We will be very happy to support these four instruments if the Minister can provide some assurances on the concerns I have mentioned. I look forward to his response.

My Lords, I am grateful to the noble Earl, Lord Russell, and the noble Lord, Lord Leong, for their comments. These measures are extremely important if we are to have a sustainable heavy industry in this country. If I may take my own experience as Investment Minister, I have unquestionably been able to land a significant amount of investment—some of the biggest investments that we have announced to date, particularly in the car and advanced manufacturing industries—because we have these mechanisms in place. It is not even ambiguous. It is a clear point of fact in these discussions and is very important.

The noble Earl rightly raised that we do not want to be subsidising carbon-intensive businesses out of some desire to keep historic organisations going, contrary to our net-zero ambitions and our overall industrial policy. It is right to challenge the principle of carbon leakage, which is exactly what would happen if we did not operate this process. It is designed to help these businesses to decarbonise. For example, for Port Talbot, which will obviously be a receiver of these support packages, the intention is clearly that it will decarbonise. If you look at the car industry, it is going to an EV industry, and rightly so.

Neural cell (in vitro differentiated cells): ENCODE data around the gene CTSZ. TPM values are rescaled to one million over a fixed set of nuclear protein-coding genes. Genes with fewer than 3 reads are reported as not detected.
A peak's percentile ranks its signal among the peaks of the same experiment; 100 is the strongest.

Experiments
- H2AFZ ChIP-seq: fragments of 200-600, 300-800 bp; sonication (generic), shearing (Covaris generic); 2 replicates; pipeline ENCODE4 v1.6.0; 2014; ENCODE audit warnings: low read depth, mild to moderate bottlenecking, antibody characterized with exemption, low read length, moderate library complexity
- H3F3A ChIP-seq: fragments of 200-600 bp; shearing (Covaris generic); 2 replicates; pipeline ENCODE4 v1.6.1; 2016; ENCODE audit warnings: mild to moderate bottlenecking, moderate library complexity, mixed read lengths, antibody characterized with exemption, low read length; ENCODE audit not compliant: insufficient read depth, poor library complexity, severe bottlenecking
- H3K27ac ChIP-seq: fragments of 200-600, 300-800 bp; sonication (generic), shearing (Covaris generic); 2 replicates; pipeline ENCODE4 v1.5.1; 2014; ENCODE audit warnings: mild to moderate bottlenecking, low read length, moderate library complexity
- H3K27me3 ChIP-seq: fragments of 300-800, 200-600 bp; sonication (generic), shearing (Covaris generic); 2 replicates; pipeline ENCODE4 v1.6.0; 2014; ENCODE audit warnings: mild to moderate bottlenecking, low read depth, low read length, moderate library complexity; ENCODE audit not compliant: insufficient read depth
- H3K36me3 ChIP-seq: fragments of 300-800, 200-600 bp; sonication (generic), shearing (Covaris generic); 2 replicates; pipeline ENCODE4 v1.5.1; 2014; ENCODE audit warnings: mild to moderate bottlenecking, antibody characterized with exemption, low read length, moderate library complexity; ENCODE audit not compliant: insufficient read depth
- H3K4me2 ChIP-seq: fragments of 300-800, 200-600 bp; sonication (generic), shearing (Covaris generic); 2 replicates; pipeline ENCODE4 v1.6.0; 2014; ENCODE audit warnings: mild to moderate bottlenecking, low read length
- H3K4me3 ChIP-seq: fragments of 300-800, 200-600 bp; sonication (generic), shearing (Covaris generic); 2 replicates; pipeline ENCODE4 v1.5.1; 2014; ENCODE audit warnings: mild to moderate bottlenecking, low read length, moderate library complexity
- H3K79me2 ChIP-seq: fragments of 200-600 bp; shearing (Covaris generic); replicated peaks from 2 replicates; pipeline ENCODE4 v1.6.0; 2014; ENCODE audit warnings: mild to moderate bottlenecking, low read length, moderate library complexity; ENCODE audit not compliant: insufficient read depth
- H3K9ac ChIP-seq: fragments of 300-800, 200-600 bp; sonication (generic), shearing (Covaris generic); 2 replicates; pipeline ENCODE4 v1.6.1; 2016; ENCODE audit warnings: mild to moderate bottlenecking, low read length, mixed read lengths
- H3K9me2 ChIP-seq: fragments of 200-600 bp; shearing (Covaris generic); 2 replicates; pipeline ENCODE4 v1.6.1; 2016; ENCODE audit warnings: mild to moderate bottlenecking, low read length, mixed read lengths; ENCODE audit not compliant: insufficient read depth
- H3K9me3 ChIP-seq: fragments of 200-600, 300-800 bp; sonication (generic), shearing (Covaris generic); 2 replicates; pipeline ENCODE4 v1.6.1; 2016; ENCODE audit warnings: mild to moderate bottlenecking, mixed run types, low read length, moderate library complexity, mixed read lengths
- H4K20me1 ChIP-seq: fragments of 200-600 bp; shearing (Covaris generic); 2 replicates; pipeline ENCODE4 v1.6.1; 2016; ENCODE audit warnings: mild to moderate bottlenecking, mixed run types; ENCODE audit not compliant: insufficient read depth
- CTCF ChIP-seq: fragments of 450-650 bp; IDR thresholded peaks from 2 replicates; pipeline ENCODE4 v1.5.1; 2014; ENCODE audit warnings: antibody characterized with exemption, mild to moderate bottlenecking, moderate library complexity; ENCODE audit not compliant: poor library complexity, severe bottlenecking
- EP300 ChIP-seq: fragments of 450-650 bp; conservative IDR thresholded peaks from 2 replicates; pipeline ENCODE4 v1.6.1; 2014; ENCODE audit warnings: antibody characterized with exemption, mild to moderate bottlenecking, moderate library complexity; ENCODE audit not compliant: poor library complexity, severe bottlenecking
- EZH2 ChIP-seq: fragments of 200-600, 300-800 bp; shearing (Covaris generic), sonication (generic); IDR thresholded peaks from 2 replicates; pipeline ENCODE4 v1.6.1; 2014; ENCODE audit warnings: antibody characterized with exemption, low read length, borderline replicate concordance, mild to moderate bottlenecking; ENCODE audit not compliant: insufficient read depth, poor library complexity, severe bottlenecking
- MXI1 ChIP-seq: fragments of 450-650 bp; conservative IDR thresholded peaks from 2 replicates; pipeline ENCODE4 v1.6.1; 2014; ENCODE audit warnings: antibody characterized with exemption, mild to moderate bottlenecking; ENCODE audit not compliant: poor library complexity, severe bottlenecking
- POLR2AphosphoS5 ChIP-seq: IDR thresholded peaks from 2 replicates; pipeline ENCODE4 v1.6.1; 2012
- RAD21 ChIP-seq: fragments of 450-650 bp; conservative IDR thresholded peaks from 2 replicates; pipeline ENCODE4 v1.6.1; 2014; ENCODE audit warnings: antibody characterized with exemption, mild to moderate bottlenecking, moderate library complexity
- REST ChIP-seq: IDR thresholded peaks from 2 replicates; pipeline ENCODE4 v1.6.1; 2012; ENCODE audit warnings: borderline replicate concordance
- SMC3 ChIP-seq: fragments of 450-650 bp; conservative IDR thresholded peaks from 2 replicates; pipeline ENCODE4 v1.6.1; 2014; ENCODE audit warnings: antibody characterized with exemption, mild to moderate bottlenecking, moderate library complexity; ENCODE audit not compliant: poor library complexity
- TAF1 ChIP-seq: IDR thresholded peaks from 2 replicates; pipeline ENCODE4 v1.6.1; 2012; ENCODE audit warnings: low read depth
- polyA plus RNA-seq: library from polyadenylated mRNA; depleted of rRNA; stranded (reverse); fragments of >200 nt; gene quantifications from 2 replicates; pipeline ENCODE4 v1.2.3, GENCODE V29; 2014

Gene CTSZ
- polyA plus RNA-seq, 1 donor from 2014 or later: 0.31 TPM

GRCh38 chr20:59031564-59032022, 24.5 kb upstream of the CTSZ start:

The noble Earl asked when the next review will be, how we will review it and how we add companies. This is an issue with novel technologies coming forward and with industries that need this support, which may not already be under a current and easy-to-define classification. Quite rightly, we will review this. The next review point is 2026. This measure will come into force next month so it seems logical that there is an 18-month or two-year period for review. I am absolutely sure that, at that point, there will be some quite significant changes. It gives us an opportunity to take companies and sectors out and put new companies and sectors in. I am positive about that.